There were more shark attacks around the world in 2023 than the year before, including one in New Jersey, according to the Florida Museum of Natural History's annual shark report and reported by

The Florida Museum of Natural History’s International Shark Attack File investigated 120 alleged shark-human interactions worldwide in 2023. ISAF confirmed 69 unprovoked shark bites on humans and 22 provoked bites.

Unprovoked bites are defined as incidents in which a bite on a live human occurs in the shark’s natural habitat with no human provocation of the shark. These represent the most natural examples of shark behavior and are our most widely used data category in research.


Provoked bites occur when a human initiates interaction with a shark in some way. These include instances when people are bitten after harassing or trying to touch sharks, bites occurring while unhooking or removing a shark from a fishing net, and so forth.

In these encounters, the shark responds with defensive behavior. Bites on spearfishers, bites on people attempting to feed sharks, bites occurring while unhooking or removing a shark from a fishing net are also classified as provoked bites.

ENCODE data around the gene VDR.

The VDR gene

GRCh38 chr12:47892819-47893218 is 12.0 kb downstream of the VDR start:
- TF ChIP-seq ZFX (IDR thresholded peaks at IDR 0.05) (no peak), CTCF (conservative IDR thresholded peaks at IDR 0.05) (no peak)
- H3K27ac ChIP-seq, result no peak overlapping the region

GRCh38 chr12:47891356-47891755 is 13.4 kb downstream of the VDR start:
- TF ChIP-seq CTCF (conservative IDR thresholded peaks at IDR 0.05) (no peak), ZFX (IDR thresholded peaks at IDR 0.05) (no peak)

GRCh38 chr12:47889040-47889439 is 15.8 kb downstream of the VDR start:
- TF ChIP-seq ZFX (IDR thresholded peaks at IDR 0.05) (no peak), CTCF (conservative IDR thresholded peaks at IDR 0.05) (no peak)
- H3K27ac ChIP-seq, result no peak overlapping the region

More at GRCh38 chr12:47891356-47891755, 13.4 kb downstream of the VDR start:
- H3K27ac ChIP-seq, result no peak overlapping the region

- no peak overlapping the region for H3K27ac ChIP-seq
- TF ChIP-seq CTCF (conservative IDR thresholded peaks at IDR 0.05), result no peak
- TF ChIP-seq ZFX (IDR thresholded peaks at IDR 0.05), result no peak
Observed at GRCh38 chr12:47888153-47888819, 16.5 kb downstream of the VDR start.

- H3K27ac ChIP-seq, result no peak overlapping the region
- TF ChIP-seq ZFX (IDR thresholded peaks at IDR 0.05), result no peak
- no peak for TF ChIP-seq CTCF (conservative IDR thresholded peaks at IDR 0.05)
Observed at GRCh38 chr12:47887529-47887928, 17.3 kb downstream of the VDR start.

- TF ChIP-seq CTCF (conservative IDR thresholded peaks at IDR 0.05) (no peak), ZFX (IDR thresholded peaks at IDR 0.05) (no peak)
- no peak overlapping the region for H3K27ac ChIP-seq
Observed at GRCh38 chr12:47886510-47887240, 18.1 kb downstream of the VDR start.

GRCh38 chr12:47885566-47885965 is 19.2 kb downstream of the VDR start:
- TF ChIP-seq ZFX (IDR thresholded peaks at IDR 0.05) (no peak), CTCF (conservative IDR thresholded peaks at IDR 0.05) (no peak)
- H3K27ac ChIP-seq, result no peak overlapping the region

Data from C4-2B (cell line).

The New Jersey shark bite took place at Stone Harbor in May. Maggie Drozdowski from Chester County, Pennsylvania, was treading water after she lost her surfboard when the shark pulled her under while biting her leg. She broke free and paddled her board back to shore where paramedics attended to her on the beach. She wound up needing six stitches.

The United States had the most shark bites at 36, with 2 being fatal. Australia was second with 15 bites, but 4 fatalities.

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Gallery Credit: Dino Flammia

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